Butterfly species in significant decline, study finds

UK butterfly numbers struggled last year due to a cool summer, a study has found.

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In particular, the small copper, which is found across Britain, had its worst year on record. Numbers fell by almost a quarter in comparison to 2014 figures.

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The annual UK Butterfly Monitoring Scheme, led by Butterfly Conservation and the Centre for Ecology & Hydrology published its new figures for 2015 yesterday, in which it found that last year saw the coldest and wettest summer for three years – conditions that are not favourable to butterflies.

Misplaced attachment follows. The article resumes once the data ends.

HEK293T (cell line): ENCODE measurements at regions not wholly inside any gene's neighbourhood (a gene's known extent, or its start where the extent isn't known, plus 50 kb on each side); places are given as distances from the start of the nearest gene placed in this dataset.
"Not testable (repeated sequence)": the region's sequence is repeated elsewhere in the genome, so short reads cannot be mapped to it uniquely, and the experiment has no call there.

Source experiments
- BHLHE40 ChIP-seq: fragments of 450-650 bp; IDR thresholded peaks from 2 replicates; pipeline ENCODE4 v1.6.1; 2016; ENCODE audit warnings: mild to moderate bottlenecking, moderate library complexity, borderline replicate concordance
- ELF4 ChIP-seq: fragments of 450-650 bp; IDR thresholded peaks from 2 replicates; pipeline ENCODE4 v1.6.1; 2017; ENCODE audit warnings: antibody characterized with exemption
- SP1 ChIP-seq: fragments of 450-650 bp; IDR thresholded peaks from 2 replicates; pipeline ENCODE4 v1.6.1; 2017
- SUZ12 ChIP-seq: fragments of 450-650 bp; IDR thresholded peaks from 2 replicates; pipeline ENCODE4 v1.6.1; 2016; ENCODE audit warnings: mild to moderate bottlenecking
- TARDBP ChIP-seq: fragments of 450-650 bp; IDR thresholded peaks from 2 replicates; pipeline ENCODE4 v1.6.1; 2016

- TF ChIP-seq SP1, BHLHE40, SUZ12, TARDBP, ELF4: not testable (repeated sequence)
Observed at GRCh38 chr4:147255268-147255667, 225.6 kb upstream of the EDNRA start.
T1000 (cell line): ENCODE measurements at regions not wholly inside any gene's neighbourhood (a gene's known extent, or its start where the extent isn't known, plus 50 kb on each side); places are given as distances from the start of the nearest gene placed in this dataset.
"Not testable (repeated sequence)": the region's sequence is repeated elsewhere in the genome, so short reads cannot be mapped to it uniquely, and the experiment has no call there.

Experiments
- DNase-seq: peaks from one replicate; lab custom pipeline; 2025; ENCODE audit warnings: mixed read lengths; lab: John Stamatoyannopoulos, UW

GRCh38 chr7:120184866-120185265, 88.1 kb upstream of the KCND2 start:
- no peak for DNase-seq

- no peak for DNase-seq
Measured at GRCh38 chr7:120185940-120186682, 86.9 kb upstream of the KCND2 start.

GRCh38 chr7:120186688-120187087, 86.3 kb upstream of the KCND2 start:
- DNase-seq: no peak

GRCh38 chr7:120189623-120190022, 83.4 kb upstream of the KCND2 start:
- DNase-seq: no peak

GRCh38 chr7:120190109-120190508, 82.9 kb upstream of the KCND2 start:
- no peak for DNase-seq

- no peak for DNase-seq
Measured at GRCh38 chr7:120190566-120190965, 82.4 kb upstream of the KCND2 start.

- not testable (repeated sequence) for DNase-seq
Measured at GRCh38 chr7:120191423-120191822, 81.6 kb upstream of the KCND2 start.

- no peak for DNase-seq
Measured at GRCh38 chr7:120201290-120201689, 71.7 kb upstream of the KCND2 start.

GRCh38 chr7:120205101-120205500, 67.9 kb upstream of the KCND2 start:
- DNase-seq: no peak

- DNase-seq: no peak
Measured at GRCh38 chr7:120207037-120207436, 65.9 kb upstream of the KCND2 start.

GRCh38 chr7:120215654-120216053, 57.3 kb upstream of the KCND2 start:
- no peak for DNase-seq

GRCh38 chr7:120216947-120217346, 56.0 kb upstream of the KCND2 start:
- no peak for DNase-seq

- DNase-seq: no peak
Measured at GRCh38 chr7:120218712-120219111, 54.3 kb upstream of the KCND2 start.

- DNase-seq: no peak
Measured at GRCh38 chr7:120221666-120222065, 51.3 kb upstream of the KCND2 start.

Other species also suffered. Heath fritillary numbers dropped by 16%, while the rare swallowtail suffered the largest decline of all, with numbers down 65% from the previous year.

However, some species did surprisingly well, with marbled white and brimstone experiencing their best years on record.

Dr Tom Brereton, Head of Monitoring at Butterfly Conservation, said: “In recent years it has become apparent that some of our most familiar and cherished butterflies are declining substantially.”

Changing environments and rapid habitat loss over the last century may also be contributing to these fluctuating figures, previous research has found.

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The UKBMS has run since 1976 and involves thousands of volunteers collecting data through the summer. Last year a record 2,436 sites were monitored across the UK.